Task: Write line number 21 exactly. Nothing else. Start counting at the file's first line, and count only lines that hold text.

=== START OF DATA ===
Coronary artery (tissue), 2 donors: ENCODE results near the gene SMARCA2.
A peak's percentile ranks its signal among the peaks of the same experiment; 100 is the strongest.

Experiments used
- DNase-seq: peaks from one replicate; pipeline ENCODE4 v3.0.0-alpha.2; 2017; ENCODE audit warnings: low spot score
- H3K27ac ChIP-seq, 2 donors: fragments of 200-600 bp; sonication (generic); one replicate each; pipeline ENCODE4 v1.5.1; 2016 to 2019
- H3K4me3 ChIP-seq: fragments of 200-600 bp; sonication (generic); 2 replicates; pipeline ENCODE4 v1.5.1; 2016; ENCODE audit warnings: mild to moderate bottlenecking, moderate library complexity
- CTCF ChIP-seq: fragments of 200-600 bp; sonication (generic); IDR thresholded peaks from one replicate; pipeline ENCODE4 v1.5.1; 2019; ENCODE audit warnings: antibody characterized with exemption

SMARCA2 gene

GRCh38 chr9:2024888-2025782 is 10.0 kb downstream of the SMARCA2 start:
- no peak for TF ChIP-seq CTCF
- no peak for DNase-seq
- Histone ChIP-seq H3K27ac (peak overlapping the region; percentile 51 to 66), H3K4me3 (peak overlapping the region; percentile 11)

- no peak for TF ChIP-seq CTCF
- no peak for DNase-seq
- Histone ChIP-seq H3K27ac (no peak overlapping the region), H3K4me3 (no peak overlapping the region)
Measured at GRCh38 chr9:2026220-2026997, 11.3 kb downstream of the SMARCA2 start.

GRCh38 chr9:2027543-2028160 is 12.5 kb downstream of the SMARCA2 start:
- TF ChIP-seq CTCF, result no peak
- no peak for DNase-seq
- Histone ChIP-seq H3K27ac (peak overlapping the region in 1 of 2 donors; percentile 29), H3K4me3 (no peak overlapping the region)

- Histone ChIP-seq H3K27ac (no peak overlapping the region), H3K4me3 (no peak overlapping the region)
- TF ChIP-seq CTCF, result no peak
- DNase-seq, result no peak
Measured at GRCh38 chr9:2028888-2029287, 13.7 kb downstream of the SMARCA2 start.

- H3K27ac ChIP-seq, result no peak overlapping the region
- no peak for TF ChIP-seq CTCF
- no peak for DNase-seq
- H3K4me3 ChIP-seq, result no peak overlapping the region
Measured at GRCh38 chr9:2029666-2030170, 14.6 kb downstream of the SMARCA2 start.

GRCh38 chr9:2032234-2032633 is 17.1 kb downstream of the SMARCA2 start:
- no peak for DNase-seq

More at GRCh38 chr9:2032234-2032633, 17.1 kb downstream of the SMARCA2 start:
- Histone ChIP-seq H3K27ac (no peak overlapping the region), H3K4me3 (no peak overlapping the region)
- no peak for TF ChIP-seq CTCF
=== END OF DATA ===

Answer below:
- Histone ChIP-seq H3K27ac (no peak overlapping the region), H3K4me3 (no peak overlapping the region)